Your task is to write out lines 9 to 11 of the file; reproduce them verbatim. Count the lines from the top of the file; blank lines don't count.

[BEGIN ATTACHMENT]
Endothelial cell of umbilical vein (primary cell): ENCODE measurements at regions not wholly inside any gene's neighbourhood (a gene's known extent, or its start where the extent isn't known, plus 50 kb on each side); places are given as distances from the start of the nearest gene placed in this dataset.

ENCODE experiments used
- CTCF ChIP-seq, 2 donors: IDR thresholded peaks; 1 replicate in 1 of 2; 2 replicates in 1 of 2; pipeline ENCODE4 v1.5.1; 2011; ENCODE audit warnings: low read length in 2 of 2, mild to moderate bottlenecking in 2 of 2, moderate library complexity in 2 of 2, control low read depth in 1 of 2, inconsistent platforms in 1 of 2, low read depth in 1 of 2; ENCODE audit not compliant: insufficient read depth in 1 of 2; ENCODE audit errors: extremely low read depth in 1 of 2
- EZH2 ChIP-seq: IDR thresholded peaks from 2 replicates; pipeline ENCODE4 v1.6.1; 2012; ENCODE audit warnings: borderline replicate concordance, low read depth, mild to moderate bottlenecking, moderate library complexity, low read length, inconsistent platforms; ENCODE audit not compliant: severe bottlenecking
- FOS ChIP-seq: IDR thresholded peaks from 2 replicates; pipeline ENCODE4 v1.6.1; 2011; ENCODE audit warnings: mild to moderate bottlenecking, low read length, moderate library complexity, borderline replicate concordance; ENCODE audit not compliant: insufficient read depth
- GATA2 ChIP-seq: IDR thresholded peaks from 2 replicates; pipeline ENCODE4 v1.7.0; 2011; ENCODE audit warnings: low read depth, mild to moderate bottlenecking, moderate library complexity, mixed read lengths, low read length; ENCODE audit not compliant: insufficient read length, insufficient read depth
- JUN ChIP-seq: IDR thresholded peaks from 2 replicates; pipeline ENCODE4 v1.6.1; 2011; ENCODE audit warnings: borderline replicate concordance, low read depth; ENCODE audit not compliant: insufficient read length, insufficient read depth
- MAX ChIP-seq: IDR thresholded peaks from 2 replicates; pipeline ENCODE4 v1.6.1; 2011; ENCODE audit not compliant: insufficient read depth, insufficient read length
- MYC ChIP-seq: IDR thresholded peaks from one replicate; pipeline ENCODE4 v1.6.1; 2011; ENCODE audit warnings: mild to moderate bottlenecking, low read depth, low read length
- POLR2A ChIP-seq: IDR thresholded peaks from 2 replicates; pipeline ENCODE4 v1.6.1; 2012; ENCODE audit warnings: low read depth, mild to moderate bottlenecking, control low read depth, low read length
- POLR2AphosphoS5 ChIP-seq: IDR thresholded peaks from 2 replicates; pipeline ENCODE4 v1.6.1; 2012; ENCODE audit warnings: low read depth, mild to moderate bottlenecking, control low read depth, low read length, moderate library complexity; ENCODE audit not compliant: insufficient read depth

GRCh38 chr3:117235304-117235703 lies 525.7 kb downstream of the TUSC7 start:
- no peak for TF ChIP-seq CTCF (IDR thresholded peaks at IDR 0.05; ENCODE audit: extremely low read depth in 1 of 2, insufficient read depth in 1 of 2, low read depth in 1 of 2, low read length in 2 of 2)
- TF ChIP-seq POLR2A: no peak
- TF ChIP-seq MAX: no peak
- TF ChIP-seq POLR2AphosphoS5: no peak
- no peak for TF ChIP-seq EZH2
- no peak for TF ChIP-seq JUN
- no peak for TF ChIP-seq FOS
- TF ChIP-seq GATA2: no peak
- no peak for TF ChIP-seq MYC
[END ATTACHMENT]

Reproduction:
- MYC ChIP-seq: IDR thresholded peaks from one replicate; pipeline ENCODE4 v1.6.1; 2011; ENCODE audit warnings: mild to moderate bottlenecking, low read depth, low read length
- POLR2A ChIP-seq: IDR thresholded peaks from 2 replicates; pipeline ENCODE4 v1.6.1; 2012; ENCODE audit warnings: low read depth, mild to moderate bottlenecking, control low read depth, low read length
- POLR2AphosphoS5 ChIP-seq: IDR thresholded peaks from 2 replicates; pipeline ENCODE4 v1.6.1; 2012; ENCODE audit warnings: low read depth, mild to moderate bottlenecking, control low read depth, low read length, moderate library complexity; ENCODE audit not compliant: insufficient read depth